on the eve of christmas eve, joel was very tired. he’s a good dad, an “all day and all night” sort of dad, who’s probably changed more diapers than i have, even though i’m the full-time parent. and he was tired.
so becky and i took the kids to the festival of lights at the grotto, a beautiful monastery and garden not far from our house. it was the perfect opportunity to reflect a bit more on the light of winter, which is something i like to do with a camera in hand – reflect on light, that is.
for photographers, light is everything. light is the artist’s paint, the musician’s sound waves, the sculptor’s clay, the dancer’s gravity. we create art by accepting and working with the light in a particular time and place. the end result, a photograph, is flash-frozen light, caught in all its ephemera, frozen mid-bounce, a moment snatched from its movement at the speed of light and preserved.
conveniently for this photographer, there were lots of lights.
the light of summer is surrounding and enfolding; we talk of the world being “bathed” in light. the light of advent, however, is a pinprick in the fabric of darkness. it’s like the difference between a lake and a raindrop.
at the grotto, we were caught in a rainstorm of advent lights.
advent is about hope. advent is about future.
and how do the lights of advent reflect these things? each tiny flame or bulb fights darkness in its own sphere. each prick of light is a promise that light is alive and victorious, if small.
oh, how wise our $5 strands of christmas lights are! how much they can teach us about living fully and hopefully right where we are, amid the mundane and the ridiculous. along those lines, the most beautifully lit bush that i saw was tucked in a corner right outside the bathrooms. such wisdom!
there are piles of books written on lighting for photographers. one can easily spend thousands of dollars on lighting equipment to control and manipulate light. certain places in the world and types of weather are considered to have “ideal” light. we lament the evils of fluorescent and indoor lighting. we cringe at certain wall colors. we bounce and flash and direct and maximize and balance and filter light, and assign it a numeric temperature on the kelvin scale.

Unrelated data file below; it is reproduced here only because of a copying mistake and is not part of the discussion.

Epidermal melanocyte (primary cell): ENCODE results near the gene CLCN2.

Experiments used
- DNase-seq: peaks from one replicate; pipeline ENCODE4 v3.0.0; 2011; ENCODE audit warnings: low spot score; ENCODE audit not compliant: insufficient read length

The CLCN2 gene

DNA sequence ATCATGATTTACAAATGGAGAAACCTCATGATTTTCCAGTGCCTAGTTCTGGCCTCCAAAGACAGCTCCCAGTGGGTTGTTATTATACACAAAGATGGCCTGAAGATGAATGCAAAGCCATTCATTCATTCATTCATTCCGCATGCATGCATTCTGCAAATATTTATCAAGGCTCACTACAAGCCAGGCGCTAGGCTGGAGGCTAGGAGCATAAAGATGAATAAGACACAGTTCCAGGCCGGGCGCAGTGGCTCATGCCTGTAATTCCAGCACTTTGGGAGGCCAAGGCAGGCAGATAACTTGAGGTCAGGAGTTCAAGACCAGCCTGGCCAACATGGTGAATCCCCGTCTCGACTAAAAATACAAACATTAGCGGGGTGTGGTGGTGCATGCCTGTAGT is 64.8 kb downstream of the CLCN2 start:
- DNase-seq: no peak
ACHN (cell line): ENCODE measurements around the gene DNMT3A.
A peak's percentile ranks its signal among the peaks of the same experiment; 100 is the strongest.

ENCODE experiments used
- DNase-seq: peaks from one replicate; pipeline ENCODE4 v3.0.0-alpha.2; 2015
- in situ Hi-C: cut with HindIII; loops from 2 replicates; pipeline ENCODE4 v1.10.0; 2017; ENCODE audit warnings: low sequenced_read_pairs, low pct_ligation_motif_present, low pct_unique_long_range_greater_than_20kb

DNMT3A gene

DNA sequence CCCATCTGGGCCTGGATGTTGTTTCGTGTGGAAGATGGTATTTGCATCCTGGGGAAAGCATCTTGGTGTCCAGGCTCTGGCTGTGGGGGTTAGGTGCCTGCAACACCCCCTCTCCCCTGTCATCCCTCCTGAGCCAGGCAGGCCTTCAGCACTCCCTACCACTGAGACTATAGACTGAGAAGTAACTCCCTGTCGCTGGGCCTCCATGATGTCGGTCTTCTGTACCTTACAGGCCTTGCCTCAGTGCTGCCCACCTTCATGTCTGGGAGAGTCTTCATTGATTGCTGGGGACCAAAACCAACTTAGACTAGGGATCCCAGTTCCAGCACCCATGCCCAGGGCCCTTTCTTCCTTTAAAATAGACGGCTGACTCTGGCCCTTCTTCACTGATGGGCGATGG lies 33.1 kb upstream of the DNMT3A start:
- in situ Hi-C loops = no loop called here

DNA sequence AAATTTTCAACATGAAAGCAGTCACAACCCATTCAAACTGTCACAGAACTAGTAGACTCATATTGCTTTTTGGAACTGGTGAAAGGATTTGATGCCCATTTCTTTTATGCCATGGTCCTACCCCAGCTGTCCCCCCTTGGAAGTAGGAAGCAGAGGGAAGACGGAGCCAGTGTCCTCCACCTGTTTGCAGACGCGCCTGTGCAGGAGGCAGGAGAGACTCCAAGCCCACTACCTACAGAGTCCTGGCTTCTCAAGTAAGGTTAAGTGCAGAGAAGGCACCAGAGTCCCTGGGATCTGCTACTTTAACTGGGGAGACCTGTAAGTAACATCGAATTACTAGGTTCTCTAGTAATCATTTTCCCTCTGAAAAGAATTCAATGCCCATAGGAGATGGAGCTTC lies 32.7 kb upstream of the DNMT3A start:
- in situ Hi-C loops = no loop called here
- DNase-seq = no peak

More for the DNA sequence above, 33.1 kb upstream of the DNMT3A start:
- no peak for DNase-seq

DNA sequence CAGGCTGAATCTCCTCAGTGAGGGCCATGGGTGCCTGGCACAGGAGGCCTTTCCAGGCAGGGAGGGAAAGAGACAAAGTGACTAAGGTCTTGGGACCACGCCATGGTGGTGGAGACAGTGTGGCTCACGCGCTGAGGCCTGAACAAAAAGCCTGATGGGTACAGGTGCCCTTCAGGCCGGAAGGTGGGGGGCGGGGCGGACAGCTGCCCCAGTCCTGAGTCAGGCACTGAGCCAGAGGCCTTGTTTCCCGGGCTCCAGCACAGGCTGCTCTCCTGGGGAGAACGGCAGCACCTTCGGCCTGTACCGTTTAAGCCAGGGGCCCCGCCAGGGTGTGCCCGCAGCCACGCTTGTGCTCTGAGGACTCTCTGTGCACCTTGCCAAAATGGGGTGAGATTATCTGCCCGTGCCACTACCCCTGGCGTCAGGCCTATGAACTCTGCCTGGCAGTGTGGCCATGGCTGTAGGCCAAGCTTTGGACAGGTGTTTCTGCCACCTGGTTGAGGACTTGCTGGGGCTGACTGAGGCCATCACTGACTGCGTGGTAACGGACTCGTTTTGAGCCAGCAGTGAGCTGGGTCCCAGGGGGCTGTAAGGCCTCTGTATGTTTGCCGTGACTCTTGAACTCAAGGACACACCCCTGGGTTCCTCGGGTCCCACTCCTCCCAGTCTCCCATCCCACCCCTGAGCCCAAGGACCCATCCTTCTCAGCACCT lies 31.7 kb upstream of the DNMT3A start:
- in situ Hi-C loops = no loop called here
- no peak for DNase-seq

basically, we’re obsessed with light, and we exert very scientific attempts to control the light in our art.
part of why we do it, i think, is because we’re overwhelmed by the power of this thing with which we create.
“in the beginning god created the heavens and the earth. now the earth was formless and empty, darkness was over the surface of the deep, and the spirit of god was hovering over the waters.
and god said, “let there be light”
and scientists say, “we don’t know if it’s a wave or a particle”
and astronomers say, “this is the light from millions of years ago”
and more scientists say, “the speed of light is ultimate”
and photographers say, “hey you, light, you that danced with the spirit over the deep, come dance with us.”
… and then we assign it a number on the kelvin scale. who can blame us for feeling intimidated?
so, as a photographer, i’m obsessed with light, and spend a lot of time thinking about its personality. but the festival of light at the grotto isn’t about just any old light. it’s about advent light, christmas light.
during advent we decorate with thousands of baby lights, because christmas is about a baby.
a baby who embodied light. the light of the world.
the egg of earth and the seed of light wove the cells of a solid, breathing human, who was born under a special light. this is the story that we celebrate, and this is the mysterious personality of advent light.
(as a side note, the implication through petting zoo selection that there likely were alpacas in jesus’s stable may be exceeding the bounds of artistic license. but hey, at least the alpacas were cute.)
advent light is sparse, leaving room for wonder.
advent light is soft; it is mysterious because it dances with the shadows, instead of obliterating them.
advent light is arresting; it surprises us; we stop, and we reflect.
as we pause to reflect, advent light shows us the contours of reality, silhouettes and angles and sharp contrasts are thrown into relief. we see facets in life where we assumed there were straightforward planes; advent light challenges our assumptions about the world.
advent light is beautiful.
advent light brings us together, in from the darkness and cold of our separation, crowding into the stable with kings and goats to celebrate hope, to celebrate the tiny beginnings of great things, to celebrate humility.
i don’t have a tidy ending for these random musings from a trip to the grotto, but maybe there’s truth even in that. advent light isn’t the end; it’s the beginning. the seed of something wondrous and huge and marvelous, at present still tiny and unfinished. it is the mystery of a tiny flame of light that holds the promise of a thousand suns.
“the people living in darkness have seen a great light; on those living in the land of the shadow of death a light has dawned.”